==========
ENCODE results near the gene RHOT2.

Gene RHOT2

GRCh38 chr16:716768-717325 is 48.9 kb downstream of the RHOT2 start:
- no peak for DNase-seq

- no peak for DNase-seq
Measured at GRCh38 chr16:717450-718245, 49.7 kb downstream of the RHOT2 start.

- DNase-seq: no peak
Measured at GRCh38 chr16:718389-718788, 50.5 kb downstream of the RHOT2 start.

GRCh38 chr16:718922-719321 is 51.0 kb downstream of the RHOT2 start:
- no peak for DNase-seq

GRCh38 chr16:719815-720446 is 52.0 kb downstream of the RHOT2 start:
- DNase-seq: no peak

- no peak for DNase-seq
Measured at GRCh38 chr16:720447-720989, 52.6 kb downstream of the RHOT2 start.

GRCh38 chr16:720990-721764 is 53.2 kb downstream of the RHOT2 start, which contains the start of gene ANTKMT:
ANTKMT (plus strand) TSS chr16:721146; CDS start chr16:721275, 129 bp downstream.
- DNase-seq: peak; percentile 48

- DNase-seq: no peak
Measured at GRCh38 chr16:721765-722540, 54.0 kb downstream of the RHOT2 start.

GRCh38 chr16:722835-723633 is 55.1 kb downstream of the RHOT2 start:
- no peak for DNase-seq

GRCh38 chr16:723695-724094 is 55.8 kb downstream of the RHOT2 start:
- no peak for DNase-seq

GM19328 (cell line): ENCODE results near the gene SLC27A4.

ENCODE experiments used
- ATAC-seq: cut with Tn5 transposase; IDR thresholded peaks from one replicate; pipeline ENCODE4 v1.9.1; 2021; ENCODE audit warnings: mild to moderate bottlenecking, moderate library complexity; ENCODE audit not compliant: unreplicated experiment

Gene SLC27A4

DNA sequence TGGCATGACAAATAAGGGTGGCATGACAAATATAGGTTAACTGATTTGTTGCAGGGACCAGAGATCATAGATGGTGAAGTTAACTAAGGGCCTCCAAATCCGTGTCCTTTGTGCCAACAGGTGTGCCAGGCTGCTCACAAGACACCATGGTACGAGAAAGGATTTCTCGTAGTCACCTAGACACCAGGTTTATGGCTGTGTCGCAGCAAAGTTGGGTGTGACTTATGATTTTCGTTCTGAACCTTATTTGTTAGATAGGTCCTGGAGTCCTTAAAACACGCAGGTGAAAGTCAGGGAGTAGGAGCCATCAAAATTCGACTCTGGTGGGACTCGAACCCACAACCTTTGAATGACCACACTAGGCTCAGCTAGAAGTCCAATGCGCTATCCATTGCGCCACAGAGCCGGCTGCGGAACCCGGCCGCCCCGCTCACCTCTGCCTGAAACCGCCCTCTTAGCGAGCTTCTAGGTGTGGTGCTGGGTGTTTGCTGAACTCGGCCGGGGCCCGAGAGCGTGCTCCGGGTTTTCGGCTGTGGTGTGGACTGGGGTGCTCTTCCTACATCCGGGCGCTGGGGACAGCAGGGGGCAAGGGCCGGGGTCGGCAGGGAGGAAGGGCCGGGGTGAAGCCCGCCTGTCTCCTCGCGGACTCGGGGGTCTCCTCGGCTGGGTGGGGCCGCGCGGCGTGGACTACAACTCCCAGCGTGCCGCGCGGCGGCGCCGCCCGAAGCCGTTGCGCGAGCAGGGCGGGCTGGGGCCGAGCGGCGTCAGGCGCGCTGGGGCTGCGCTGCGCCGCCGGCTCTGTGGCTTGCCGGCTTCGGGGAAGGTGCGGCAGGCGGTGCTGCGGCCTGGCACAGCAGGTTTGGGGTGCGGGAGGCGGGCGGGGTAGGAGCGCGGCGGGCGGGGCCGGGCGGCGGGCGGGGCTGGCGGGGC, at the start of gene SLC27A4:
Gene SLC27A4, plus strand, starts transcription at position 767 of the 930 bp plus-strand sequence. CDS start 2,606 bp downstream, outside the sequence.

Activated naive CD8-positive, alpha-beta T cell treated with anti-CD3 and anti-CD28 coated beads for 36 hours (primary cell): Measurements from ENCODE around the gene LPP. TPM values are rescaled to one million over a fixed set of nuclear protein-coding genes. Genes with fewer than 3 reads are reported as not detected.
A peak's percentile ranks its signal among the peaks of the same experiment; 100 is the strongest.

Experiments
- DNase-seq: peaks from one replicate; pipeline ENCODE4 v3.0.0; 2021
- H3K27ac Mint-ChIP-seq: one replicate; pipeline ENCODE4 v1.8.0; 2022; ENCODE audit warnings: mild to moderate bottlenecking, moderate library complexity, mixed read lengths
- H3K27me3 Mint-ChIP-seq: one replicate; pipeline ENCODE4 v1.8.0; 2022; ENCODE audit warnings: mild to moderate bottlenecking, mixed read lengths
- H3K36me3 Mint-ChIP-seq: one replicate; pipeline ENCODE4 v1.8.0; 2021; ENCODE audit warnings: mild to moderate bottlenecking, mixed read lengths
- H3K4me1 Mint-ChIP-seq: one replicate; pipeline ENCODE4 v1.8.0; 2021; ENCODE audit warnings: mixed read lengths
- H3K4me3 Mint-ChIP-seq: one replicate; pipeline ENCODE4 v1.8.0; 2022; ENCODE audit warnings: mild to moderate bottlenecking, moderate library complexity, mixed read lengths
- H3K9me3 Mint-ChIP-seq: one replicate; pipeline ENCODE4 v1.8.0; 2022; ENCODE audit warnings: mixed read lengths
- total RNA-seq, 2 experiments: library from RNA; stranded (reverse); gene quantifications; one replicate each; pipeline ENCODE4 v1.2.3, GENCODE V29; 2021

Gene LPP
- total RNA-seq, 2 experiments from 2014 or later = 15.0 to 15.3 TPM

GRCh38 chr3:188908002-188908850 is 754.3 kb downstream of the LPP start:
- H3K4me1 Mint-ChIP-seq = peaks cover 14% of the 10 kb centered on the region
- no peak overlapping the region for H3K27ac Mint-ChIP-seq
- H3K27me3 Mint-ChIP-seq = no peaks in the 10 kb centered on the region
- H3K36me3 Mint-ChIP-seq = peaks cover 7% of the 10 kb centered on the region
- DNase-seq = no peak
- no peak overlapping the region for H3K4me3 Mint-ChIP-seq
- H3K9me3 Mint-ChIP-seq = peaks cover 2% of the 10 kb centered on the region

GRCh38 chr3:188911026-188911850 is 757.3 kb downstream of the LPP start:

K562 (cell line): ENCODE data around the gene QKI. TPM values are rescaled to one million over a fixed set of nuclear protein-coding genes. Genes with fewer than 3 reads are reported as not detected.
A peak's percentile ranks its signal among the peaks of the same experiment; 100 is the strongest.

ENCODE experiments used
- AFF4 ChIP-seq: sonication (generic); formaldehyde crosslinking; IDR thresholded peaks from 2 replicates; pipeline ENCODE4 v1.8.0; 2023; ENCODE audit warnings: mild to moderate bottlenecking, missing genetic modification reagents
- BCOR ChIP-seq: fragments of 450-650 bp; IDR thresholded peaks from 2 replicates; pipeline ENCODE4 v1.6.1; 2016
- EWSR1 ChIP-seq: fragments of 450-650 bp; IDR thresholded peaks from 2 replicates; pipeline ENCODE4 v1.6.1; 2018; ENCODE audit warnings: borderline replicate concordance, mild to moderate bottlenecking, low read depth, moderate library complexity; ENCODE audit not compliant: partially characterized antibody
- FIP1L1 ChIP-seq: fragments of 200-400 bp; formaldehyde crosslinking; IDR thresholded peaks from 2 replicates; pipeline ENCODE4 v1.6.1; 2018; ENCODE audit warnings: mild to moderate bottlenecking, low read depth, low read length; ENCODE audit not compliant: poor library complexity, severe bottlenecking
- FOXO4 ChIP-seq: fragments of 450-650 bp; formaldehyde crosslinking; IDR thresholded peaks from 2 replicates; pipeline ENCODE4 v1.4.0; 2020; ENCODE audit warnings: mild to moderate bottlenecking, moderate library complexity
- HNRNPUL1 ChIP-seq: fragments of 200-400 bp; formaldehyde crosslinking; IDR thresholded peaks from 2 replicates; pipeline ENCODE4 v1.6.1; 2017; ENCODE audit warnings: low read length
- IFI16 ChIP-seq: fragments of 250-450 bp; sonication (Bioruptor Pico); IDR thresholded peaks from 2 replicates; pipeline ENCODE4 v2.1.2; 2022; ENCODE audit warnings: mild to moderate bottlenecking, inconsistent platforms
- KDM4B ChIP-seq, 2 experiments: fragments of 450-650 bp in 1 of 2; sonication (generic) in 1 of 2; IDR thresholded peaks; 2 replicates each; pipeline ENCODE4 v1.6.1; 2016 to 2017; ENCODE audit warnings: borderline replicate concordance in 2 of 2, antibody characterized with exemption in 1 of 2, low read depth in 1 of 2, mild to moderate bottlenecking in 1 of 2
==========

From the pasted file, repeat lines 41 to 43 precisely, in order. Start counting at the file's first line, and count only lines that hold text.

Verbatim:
Gene LPP
- total RNA-seq, 2 experiments from 2014 or later = 15.0 to 15.3 TPM

GRCh38 chr3:188908002-188908850 is 754.3 kb downstream of the LPP start: